“The way he reacted, the way he handled it afterward, it looked like it was going to be around the corner,” Schwartzel said. “He put it behind him very quickly.”

The last player to win The Masters and U.S. Open back-to-back was Tiger Woods in 2002.

PHIL’S ALL WET: Phil Mickelson’s U.S. Open ended where it began, in the same body of water.

On his last hole of the championship Sunday, Mickelson stood in a greenside bunker launched a rainbow that splashed on the fly, some 15 feet beyond the other side of the peninsula green. Even the adoring gallery that had cheered so loudly during his walk up the fairway couldn’t help but let out a collective giggle.

After two unsuccessful drops on the steep lakeside slope, he had to place the ball and chip back toward the pin, where he made a 6-footer for double bogey to finish an even par round of 71 and a 7-over total of 291.

“That bunker’s not an easy spot to be in today,” Mickelson said, “and I hit a poor shot on top of it.”

The lake also received Mickelson’s opening shot in his first round on Thursday, when he started on the nearby par 3 10th and left his tee shot well short. He double bogeyed that hole as well.

Mickelson’s 69 on Friday was his only round under par on a course receptive for U.S. Open scores lower than the norm.

“I thought that the soft conditions obviously made it a little bit easier than everybody had hoped, but the setup was wonderful,” he said. “I just didn’t play how I’d hoped.”

After his round, Mickelson walked past the putting green and spotted runaway leader Rory McIlroy, who had yet to tee off for the final round.

“Play well,” said Mickelson, who then gave McIlroy’s caddie a thumbs-up.

“You could tell that Rory’s had this type of talent in him for some time now,” Mickelson said, “and to see him putting it together is pretty neat to see.”

KID SENSATION: The top amateur at the U.S. Open was Patrick Cantlay, who shot a 72 Sunday to finish tied for 21st at even par – while learning just how taxing a major championship can be.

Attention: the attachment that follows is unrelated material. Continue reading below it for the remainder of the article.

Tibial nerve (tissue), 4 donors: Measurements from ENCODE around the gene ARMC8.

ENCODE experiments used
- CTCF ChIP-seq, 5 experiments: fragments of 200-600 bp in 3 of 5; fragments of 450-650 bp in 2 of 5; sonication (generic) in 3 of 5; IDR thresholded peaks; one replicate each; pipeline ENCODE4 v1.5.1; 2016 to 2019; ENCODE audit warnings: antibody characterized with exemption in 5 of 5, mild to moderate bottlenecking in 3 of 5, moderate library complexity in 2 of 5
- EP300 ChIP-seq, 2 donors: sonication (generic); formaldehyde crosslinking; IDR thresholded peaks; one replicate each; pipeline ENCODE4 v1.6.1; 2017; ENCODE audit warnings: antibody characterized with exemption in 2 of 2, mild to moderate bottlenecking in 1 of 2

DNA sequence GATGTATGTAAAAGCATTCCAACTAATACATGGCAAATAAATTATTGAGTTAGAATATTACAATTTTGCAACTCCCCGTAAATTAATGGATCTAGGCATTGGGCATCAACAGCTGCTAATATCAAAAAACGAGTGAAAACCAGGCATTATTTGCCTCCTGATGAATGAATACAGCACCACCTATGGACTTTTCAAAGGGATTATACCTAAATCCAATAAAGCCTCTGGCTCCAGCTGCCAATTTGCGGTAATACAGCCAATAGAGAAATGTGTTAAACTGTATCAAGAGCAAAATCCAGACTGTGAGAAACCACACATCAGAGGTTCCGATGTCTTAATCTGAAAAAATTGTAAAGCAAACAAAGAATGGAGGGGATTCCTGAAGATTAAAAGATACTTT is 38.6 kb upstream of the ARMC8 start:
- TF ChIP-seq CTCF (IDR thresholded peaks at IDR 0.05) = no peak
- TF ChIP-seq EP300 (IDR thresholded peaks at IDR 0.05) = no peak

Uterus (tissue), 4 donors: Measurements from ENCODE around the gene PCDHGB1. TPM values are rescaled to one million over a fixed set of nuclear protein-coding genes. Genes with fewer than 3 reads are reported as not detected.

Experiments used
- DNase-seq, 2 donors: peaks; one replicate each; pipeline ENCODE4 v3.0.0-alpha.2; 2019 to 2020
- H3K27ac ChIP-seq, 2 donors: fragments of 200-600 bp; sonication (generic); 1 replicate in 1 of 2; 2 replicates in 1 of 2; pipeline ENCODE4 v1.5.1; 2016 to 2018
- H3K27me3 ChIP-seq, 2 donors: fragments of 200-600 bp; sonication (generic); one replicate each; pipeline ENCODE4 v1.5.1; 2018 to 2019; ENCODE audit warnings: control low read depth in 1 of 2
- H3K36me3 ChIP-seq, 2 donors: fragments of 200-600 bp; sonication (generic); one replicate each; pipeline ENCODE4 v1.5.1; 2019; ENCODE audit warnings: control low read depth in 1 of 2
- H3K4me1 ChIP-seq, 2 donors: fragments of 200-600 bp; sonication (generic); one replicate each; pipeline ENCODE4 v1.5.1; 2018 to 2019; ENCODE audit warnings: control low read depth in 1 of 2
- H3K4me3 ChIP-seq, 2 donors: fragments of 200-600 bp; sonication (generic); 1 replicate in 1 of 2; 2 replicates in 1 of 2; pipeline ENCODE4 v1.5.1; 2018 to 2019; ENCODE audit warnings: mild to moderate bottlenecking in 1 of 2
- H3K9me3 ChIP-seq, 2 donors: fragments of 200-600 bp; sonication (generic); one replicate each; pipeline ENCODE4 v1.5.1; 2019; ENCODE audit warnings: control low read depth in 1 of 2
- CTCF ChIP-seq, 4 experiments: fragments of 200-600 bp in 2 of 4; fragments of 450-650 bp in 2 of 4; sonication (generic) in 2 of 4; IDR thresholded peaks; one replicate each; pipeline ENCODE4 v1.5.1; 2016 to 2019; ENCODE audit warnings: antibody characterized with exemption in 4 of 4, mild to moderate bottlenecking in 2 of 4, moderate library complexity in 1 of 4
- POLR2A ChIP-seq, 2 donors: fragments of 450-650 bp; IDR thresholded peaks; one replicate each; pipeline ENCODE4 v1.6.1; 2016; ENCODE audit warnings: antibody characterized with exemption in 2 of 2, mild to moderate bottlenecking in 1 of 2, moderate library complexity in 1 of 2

“I’m really tired,” he said. “I felt it on the back nine. But you know, it’s such a great experience to be here, and it’s been an amazing week. I’m really excited, and adrenaline kind of kept me in it.”

Cantlay, 19, just completed his freshman year at UCLA, where he plans to stay until he earns his degree. He won the Jack Nicklaus Award as the nation’s top college golfer earlier this month.

“I can work on everything,” he said. “My attitude can improve. I get down on myself sometimes. And definitely my short game can improve. I think that’s the weakest part of my game, and I think this week showed it. I had some spots where I could have gotten up-and-down and I unfortunately didn’t.”

Two other amateurs made the cut. Russell Henley shot a 75 Sunday to finish at 4 over. Brad Benjamin carded back-to-back 80s over the weekend and ended up at 21 over.

WRONG HOLE, RIGHT RECOVERY: Gary Woodland is from Kansas, but he must have felt as if he’d landed in Oz after he hooked his tee shot at par-5 ninth hole Sunday at the U.S. Open.

Woodland had to venture all the way to the edge of the No. 4 fairway to play his second shot. He lifted it over a bank trees, only to have the ball land on the edge of the right rough along the ninth fairway.

At least he was back on the right hole. His third shot landed precariously on the front of the green and started rolling toward the deep ravine before coming mercifully to a stop.

The pin was at the back of the green, but he putted within 6 feet and made it from there. All that work for a par.

Woodland received words of encouragement from fans as he walked to the 10th, including that most ultramodern of greetings: “I’ll tweet you later.” He then proceeded to make one of the best shots of the day at the tricky par-3 No. 10. He stuck his tee shot within 2 feet and made birdie on his way to a round of 68.

Getty Images

The Social: G.O.A.T., after G.O.A.T., after G.O.A.T.

By Jason CrookJanuary 23, 2018, 6:00 pm

Tom Brady compares himself to Tiger Woods, who coincidentally is returning to the PGA Tour this week, Jordan Spieth hangs out with some decent company and kids these days ruffle some feathers with their friendships.